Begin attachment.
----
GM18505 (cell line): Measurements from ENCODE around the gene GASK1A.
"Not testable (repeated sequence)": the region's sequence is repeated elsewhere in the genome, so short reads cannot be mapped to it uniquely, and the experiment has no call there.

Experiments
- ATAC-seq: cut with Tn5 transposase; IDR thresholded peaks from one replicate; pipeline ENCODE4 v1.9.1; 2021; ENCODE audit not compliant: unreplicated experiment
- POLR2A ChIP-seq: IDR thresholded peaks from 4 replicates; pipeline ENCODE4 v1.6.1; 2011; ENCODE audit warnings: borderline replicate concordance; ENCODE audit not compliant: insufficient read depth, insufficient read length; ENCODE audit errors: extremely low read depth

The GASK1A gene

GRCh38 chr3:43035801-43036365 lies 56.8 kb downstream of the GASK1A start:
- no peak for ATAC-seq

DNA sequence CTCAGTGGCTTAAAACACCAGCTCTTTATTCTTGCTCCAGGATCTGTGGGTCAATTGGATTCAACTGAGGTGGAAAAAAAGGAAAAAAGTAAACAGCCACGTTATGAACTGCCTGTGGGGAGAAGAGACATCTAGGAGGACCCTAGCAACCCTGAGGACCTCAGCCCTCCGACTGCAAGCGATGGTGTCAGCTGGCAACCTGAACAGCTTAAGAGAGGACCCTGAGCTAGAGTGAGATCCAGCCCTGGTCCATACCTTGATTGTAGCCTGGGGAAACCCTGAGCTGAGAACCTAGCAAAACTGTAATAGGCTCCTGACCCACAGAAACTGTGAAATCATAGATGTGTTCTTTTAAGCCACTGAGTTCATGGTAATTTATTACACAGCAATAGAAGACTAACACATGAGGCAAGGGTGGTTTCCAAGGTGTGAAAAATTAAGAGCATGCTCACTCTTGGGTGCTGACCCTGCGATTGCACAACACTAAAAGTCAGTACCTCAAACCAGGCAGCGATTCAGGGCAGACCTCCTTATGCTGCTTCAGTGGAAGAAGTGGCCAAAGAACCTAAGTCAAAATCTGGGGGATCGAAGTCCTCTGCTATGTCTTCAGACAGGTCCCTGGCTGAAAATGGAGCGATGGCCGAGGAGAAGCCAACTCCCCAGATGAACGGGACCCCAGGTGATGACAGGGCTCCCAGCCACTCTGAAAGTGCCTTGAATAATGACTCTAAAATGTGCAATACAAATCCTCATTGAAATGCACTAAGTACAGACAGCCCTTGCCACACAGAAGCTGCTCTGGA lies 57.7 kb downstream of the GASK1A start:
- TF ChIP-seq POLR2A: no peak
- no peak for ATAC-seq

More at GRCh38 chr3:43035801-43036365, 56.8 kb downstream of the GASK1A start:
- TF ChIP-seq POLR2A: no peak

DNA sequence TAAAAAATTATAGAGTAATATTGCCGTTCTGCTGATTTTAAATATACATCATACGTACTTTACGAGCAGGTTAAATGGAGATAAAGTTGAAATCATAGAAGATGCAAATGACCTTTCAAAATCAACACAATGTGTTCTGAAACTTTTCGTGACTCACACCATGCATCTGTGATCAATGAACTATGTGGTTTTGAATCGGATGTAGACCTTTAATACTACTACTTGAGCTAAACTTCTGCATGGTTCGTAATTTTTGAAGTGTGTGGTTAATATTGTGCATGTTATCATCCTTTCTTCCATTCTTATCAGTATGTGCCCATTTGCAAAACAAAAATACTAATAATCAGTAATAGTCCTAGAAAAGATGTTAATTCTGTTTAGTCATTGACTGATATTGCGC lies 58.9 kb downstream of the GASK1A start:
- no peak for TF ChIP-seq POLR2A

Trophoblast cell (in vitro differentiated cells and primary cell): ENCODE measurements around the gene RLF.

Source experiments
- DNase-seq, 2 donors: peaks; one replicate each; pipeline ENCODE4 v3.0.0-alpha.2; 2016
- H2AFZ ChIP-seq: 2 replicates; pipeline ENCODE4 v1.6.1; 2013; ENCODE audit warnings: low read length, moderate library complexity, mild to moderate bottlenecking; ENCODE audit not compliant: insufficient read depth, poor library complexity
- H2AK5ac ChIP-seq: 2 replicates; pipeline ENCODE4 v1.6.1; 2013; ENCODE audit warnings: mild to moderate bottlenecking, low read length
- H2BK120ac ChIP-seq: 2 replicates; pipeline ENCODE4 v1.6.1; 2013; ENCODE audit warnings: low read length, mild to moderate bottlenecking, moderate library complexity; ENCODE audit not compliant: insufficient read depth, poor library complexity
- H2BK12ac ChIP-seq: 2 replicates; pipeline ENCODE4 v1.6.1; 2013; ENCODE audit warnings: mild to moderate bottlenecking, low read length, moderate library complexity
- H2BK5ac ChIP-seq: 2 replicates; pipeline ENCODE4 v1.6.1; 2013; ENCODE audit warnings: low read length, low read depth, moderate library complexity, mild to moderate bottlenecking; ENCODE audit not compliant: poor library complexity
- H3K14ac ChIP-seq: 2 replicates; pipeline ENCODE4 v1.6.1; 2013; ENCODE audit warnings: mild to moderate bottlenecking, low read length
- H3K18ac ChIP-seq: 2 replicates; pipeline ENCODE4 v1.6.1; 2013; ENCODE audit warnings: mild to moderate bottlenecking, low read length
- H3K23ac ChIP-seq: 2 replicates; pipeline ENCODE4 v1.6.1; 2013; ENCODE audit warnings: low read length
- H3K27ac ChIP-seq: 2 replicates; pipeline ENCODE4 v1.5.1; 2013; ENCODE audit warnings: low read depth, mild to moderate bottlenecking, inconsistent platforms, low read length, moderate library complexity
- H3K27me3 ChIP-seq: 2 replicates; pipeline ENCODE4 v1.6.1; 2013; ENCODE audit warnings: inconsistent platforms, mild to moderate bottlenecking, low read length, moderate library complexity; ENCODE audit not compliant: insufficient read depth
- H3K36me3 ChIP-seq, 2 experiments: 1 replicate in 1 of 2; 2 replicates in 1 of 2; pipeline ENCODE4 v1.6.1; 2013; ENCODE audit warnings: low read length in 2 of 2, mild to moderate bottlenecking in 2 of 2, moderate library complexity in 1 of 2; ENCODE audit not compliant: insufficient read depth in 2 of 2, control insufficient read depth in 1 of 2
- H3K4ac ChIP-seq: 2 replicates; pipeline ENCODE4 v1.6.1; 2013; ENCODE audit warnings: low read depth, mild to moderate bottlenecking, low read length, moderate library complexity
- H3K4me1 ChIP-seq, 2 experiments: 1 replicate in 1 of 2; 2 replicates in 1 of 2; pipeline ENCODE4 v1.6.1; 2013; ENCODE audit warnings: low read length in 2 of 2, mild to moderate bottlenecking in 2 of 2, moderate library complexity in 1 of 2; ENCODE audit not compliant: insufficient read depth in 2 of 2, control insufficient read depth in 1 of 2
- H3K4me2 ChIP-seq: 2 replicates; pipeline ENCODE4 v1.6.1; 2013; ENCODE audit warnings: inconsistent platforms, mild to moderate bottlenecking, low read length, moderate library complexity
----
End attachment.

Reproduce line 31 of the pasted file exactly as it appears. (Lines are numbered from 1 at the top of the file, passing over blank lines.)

- H3K4me1 ChIP-seq, 2 experiments: 1 replicate in 1 of 2; 2 replicates in 1 of 2; pipeline ENCODE4 v1.6.1; 2013; ENCODE audit warnings: low read length in 2 of 2, mild to moderate bottlenecking in 2 of 2, moderate library complexity in 1 of 2; ENCODE audit not compliant: insufficient read depth in 2 of 2, control insufficient read depth in 1 of 2